In the alcove, draped in black, lit like a sepulcher, the final element of the night’s creation awaited them: the bed.

Step by step, stumbling, he with his hand gripping her hair, roughly dragging her, they moved to the bedchamber. Now they were beside the bed, she on her knees, crouched, he standing erect, still with the fingers of one hand locked in her hair. The hair was done in thick plaits, according to his instructions. And, yes, she’d remembered her mark, for the camera.

And now, desperate entreaty, she raised her eyes to his. Would he forgive her? Would he spare her, just this once?

Scowling, his face as fierce as a headsman’s behind the ceremonial black hood, he sharply shook his head. Entreaty denied.

Her eyes implored him.

He gripped her hair, flexed his knees. As, on cue, she gathered herself. A choreographed heave, and she lay across the bed. She lay on her back, legs drawn up, breasts heaving, a perfect pantomime of terror. As he bent over her, anticipating, she began to writhe: slowly at first, sinuously. Her eyes, wide, were one with his. In the universe, there was nothing else. As the moment lengthened his flesh lost substance, became amorphous, dissolved into pure sensation. On the rich damask of the bedspread, her fingers were widespread; the carmine fingernails, meticulously groomed, gripped the gold brocade of the spread, desperation incarnate.

With his body arched above her, their eyes consuming, flesh transcended, his fingers touched the flesh of her throat.

Sharply she drew in her breath.

Beneath his fingers, her flesh was warm. Beneath his fingertips, the pulsing of her blood was strong.

Slowly, inexorably, his fingers began to tighten.

TUESDAY FEBRUARY 13

10:55 A.M. EVERY PROFESSION, Albert Price reflected, exacted its own particular penalty. For the cabbie, traffic was the trauma. For athletes, it was the aging process.

For him, it was the eternal push-pull of the objective-subjective, the constant necessity to remain aloof, the chronic clinician, never the friend, never the real participant. As actors must project emotion, he must project detachment. As pagan priests codified entrails, he codified his patients’ tics and twitches.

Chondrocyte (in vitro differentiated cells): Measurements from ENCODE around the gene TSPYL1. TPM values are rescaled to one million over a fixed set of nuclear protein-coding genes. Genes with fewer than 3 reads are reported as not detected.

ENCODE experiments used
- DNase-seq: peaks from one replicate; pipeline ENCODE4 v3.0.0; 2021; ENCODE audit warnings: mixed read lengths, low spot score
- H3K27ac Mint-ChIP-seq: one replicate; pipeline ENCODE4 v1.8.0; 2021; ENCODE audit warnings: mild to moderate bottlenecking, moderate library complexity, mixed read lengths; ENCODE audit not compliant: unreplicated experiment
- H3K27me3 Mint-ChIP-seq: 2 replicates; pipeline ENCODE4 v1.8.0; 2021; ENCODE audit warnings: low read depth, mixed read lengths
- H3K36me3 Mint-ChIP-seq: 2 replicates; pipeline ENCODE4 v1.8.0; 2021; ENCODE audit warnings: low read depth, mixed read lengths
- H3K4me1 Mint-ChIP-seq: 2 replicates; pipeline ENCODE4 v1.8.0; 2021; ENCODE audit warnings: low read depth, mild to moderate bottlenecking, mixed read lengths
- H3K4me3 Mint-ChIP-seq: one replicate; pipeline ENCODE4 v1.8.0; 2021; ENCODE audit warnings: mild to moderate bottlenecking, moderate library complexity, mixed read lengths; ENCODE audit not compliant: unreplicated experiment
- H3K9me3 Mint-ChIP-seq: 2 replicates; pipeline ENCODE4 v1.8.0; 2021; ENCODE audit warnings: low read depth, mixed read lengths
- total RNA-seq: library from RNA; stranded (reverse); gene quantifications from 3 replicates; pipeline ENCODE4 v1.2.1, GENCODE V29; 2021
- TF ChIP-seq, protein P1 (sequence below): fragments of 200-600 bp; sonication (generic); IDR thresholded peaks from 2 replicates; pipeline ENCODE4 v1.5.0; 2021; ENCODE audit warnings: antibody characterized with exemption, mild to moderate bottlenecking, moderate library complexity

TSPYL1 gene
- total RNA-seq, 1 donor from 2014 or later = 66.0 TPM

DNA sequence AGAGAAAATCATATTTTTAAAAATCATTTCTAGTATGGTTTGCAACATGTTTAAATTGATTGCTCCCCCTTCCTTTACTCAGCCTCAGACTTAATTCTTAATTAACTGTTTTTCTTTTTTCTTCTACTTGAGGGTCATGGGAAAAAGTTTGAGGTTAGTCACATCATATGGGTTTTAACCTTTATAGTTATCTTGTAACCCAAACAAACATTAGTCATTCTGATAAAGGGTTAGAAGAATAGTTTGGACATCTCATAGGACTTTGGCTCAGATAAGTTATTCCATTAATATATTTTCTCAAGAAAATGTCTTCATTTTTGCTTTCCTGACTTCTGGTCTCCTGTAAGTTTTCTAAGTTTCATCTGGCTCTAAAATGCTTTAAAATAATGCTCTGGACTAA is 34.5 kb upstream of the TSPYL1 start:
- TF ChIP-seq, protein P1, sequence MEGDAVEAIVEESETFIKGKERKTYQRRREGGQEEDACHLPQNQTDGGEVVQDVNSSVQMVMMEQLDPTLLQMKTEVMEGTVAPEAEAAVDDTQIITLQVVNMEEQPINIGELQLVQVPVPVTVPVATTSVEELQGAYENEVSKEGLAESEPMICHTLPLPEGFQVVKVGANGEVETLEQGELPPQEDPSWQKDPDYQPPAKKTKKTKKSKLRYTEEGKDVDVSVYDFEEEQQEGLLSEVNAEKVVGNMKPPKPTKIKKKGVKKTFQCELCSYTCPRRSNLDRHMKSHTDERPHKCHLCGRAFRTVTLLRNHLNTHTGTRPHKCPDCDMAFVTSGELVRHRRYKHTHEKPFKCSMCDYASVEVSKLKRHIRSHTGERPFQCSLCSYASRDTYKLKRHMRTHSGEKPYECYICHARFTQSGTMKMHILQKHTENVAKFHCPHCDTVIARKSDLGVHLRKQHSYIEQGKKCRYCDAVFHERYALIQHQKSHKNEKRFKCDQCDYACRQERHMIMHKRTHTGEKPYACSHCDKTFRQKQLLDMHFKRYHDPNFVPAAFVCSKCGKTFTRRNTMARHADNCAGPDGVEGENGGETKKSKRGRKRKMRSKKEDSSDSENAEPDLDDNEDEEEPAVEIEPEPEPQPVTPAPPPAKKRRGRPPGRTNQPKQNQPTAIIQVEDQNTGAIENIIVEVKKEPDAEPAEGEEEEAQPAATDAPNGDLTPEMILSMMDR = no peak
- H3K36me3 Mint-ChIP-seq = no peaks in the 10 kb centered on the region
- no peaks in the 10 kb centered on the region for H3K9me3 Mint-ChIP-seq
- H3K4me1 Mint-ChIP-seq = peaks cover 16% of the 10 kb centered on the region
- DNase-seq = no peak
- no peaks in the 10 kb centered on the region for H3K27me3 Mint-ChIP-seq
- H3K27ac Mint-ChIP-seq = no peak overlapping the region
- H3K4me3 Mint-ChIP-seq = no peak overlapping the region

And when the patient was a beautiful woman—Meredith Powell, a tawny blonde, her body radiating an electric sensuality that was all the more provocative because she sought so strenuously to suppress it—then must he be especially conscious of his role: the psychiatrist projecting the priest. Therefore, his voice must be soft and gravely modulated, his manner once removed, judiciously measured.

“We haven’t talked much about your marriage, Meredith. You say he abused you.” As Price paused, he automatically registered her subliminal reaction: a telltale tightening of the mouth, an involuntary wince. These, he knew, were the small, cruel barbs of memory, pain revisited.

“Yes …” As she nodded and looked away, Price allowed himself a moment’s wayward pleasure as he noted the line of her cheek and the particular curve of her jaw. It was a wide, aristocratic jaw, tapering to a decisive chin. Greta Garbo’s jaw had flared like that. And Grace Kelly’s, too. The evocation: Town and Country covers, tweeds, vintage limousines drawn up to pillared porticos.

“But he never actually struck you,” he prompted.

Drawing a deep, unsteady breath, she shook her head. “No. He—” She hesitated, forced herself to look at him directly. Would he help her, release her from the necessity of answering?

No. He would only look at her—and wait.

“He—sometimes when he’d been drinking, and he wanted to—to make love, he’d be rough. But I can’t say he ever actually hit me, not with his hand.”

“So it was more psychological abuse, then.”

She nodded.

“Meredith—” Gently admonishing, Price gestured to the tape recorder that rested on the desk between them. “Words, remember. Not gestures. We’re saving on secretarial fees here.” He smiled. He was a thin, wiry man in his forties. His face, too, was thin and wiry. His pale blue eyes were intense; his mouth was humorless, tightly compressed.

Lesen Sie weiter in der vollständigen Ausgabe!

Lesen Sie weiter in der vollständigen Ausgabe!

Lesen Sie weiter in der vollständigen Ausgabe!

Lesen Sie weiter in der vollständigen Ausgabe!

Lesen Sie weiter in der vollständigen Ausgabe!

Lesen Sie weiter in der vollständigen Ausgabe!

Lesen Sie weiter in der vollständigen Ausgabe!

Lesen Sie weiter in der vollständigen Ausgabe!